MOSUL, Iraq – What is life like in Mosul after nearly three years of living under the Islamic State?
Mosul was overrun by jihadis in June 2014 and transformed into their caliphate capital. The eastern half of the city was recently liberated by Iraqi forces, helped by U.S. airpower. But across the Tigris River, the battle for the western side of the city continues. The boom of rockets and bombs is constant as puffs of black smoke plume skyward.
While West Mosul roads are sealed off to trap Islamic State fighters, the area east of the Tigris River is open to movement, although militia and police checkpoints are frequent. The main road is lined with piles of rubble, alongside a crush of badly parked cars, in front of stalls selling food, clothing and supplies; youngsters hawk gasoline from plastic jerry cans. Bridges over the river’s tributaries are bombed out and cars snake up and down dirt roads to cross at shallow spots.
Bombed-out storefronts pockmark commercial streets and some residential homes are flattened. However, residents say U.S. and coalition bomb strikes were well-targeted, hitting sites commandeered by Islamic State fighters (local resisters secretly phoned in targeting data).
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A few bakeries and grocery stores are putting out wares, and an occasional restaurant is open. But there is no electricity or water; generators and petrol to run them are expensive.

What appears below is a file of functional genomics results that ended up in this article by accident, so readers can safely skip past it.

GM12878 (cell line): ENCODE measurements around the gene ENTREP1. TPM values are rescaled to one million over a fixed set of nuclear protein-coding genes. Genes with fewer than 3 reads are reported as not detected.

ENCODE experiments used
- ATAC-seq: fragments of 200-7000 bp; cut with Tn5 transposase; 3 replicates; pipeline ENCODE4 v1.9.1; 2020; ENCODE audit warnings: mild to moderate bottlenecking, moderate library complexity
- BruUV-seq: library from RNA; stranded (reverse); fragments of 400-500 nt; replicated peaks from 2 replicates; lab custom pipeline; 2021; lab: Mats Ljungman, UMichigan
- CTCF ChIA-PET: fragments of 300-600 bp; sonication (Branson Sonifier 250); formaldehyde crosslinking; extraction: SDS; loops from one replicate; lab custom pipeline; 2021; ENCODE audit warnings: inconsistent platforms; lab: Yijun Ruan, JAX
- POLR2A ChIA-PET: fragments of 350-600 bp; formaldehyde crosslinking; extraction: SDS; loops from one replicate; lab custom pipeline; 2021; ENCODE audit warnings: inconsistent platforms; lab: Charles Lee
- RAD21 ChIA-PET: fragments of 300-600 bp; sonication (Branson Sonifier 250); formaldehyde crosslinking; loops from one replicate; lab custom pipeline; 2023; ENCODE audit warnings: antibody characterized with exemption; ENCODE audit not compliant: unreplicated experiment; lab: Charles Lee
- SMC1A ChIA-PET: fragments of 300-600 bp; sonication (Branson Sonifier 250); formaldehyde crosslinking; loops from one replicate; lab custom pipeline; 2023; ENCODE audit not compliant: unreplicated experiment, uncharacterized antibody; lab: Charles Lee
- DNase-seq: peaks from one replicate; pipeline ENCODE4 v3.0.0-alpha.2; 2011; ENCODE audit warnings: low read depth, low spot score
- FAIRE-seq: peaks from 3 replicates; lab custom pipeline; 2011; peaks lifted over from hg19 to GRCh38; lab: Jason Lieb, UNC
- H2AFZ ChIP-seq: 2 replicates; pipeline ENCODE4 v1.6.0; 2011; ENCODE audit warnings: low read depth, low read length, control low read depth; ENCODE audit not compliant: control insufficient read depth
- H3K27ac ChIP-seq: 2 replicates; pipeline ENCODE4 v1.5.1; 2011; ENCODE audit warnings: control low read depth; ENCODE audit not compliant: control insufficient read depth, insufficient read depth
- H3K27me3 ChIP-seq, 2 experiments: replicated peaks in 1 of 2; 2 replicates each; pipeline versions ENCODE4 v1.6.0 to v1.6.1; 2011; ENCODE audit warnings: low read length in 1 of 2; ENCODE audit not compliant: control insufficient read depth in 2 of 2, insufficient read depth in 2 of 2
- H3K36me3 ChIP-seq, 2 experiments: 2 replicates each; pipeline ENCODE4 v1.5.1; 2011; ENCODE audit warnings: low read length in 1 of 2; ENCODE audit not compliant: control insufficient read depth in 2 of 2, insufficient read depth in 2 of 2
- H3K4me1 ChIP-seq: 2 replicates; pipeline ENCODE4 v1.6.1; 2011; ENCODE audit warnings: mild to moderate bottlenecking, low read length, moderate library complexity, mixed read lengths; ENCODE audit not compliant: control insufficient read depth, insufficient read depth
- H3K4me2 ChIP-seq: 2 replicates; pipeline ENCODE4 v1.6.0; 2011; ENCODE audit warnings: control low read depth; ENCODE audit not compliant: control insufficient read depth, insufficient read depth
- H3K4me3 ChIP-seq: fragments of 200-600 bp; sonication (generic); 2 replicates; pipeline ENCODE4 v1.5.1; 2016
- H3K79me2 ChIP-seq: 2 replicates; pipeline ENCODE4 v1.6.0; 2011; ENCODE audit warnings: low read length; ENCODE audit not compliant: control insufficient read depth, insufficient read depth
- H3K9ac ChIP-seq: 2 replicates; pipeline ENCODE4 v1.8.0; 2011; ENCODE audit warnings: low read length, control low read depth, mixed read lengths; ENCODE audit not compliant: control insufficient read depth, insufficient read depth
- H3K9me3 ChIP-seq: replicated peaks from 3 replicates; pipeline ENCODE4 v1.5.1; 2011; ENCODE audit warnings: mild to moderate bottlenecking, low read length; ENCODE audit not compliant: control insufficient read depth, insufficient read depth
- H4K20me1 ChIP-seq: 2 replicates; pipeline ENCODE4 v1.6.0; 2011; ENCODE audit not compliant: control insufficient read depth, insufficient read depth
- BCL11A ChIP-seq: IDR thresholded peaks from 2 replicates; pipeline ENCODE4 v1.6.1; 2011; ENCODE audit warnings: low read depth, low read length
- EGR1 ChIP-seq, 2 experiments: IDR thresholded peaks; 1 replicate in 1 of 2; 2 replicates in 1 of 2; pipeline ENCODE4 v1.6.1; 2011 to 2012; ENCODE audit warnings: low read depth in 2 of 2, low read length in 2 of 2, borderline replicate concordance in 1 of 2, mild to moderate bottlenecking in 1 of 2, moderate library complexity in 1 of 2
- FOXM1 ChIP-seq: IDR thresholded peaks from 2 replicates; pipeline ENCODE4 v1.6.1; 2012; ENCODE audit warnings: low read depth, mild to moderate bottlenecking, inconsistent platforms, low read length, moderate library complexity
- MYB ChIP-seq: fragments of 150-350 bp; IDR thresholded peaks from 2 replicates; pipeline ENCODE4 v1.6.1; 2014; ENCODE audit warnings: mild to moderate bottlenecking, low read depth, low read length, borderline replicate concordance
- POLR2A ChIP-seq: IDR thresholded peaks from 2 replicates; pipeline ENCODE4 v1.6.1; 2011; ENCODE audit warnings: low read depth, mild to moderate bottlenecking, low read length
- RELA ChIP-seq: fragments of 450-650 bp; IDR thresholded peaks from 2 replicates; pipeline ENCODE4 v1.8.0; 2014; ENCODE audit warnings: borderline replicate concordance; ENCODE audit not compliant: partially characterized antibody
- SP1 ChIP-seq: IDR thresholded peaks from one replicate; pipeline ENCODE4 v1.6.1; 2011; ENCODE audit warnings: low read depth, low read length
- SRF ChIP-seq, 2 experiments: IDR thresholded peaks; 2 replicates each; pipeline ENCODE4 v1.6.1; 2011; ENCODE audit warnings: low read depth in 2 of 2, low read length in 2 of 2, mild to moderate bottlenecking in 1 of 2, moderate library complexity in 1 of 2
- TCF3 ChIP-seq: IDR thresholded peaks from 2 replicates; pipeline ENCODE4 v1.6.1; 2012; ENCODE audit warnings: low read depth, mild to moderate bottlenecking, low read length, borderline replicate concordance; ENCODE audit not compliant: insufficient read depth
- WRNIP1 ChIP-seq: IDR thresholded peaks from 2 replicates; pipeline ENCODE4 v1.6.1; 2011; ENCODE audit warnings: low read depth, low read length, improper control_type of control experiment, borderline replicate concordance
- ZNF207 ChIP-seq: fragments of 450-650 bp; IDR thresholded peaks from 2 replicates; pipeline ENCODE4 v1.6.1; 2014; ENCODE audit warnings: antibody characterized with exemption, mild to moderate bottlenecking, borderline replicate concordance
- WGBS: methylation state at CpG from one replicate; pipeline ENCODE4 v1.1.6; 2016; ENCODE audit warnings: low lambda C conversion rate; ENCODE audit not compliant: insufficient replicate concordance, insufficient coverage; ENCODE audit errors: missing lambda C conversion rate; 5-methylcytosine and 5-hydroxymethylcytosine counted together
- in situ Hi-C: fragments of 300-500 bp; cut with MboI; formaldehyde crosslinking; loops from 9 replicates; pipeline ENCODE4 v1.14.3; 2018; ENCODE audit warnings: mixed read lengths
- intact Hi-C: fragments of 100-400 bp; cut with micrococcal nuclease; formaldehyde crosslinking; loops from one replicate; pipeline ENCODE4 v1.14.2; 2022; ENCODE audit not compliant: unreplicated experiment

Schools have reopened, but teachers aren’t getting paid, nor are other government workers, including those trying to fix the electrical grid the Islamic State blew up. Locals are still wary; the Islamic State swore vengeance on East Mosul as its fighters retreated. Islamic State snipers are gone, but last month the jihadis sent drones across the river to drop grenades on crowds.
The popular My Fair Lady restaurant (Sayidati al-Jamila in Arabic) that had reopened on a busy traffic circle was blown up in mid-February by a suicide bomber. Its blackened ruins offer a dire warning to passing drivers that liberation may be a mirage.
Almost every middle-class Maslawi I met are debating whether to leave the city for good, for Kurdistan or anywhere that will take them. They complain that the government is providing no reconstruction aid, and only the army is delivering water. They rail against the corruption in Baghdad and Mosul’s civilian government that led to the city’s fall.
Residents fear that sleeper cells may be watching them. Foreign Islamic State fighters – from Russia, Asia, the Gulf, Syria, and North Africa, and, some say, America – and local Islamic State leaders known to the community are dead or gone. But everyone I spoke with believes that other Islamic State adherents have shaved their beards and are waiting to regroup.
Without a political (and economic) plan to follow the military campaign to liberate Mosul, Baghdad officials and their U.S. ally may yet lose the war.
Trudy Rubin is a columnist for the Philadelphia Inquirer.